The 128kb Framework and its Aesthetic Characteristics

Published by Tim on Tuesday May 14, 2024

Last modified on May 15th, 2024 at 12:10

One day in early 2024 I started to experiment with a new idea. I wrote down a set of rules for a new explorative project. That’s how I usually start.

  • output: gif
  • max filesize: 128kb
  • dimensions: 128 * 128 pixels
  • max colors: 128
  • use Processing or p5.js

Within these boundaries and parameters I started to investigate the creative possibilities. in the beginning it reminded me to old school computer graphics and the Demoscene. The tiny format and the limited filesize foster a lo-fidelity aesthetic. But there’s a tricky aesthetic problem to solve: It would be problematic to think of the output with “memories to the good old past”, with Retro-Computing or nostalgia. This way of thinking blocks the way into the treasure trove of simple technologies. Unfortunately, high technologies are causing us to subconsciously allow this mental framing. (read more here).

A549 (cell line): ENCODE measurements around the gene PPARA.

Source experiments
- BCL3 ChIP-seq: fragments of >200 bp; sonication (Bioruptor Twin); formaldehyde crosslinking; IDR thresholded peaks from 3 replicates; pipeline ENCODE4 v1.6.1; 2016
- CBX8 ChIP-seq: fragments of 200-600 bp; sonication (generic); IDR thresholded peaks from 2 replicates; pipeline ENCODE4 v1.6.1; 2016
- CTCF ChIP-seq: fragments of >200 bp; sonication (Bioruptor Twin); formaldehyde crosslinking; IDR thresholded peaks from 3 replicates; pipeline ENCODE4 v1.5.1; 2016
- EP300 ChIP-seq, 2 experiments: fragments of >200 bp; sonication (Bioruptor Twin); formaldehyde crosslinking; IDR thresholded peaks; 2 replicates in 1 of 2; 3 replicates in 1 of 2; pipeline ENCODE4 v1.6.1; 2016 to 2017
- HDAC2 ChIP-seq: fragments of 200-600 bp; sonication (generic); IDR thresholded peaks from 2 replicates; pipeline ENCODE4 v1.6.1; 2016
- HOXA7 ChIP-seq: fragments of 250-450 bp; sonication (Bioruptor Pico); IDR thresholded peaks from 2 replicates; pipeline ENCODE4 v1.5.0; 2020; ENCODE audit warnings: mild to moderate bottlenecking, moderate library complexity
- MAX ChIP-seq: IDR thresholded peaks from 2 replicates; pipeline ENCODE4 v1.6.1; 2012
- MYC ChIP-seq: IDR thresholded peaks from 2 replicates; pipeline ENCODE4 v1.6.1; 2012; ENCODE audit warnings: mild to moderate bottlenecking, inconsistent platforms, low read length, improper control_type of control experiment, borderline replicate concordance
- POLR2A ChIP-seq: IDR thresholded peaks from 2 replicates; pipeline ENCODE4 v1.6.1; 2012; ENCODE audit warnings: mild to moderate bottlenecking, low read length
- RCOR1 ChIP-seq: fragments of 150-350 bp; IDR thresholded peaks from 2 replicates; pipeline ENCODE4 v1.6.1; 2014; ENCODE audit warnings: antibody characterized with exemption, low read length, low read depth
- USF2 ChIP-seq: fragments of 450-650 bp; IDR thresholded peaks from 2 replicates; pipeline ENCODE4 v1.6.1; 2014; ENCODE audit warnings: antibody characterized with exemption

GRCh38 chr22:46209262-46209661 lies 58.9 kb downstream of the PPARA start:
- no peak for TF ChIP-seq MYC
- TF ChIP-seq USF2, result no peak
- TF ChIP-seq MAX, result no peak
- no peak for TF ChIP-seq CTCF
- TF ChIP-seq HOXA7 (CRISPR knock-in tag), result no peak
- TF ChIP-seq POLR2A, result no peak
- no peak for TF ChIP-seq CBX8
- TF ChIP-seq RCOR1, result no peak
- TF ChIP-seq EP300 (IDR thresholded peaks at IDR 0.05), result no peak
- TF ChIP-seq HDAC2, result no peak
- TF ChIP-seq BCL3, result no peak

High tech artworks market new PCs. Even if they aren’t meant to. Artworks that make use of new, expensive technology can’t avoid being, in part, sales demonstrations. Part of the message of an online video stream, whatever its content, is “Hey, isn’t it time for an upgrade?”.

Lowtech Manifesto by the Redundant Technology Initiative, 1999

High Tech pushes aesthetics towards complexity, more computational power, more details. We use airplanes to fly to the next supermarket, atomic reactors to cook our morning coffee. But in a time of planetary exhaustion and economic acceleration, low fidelity and simple technology can be an aesthetic statement for sanity, slowness and simplicity.

So one question for the future will be how I can avoid the nostalgia cliché within 128kb framework and replace or at least overlap it with something that expresses the idea of serene renunciation and progress through simplicity.

So these ideas pushed me forward to explore the creative possibilities and technical boundaries within the 128kb framework.


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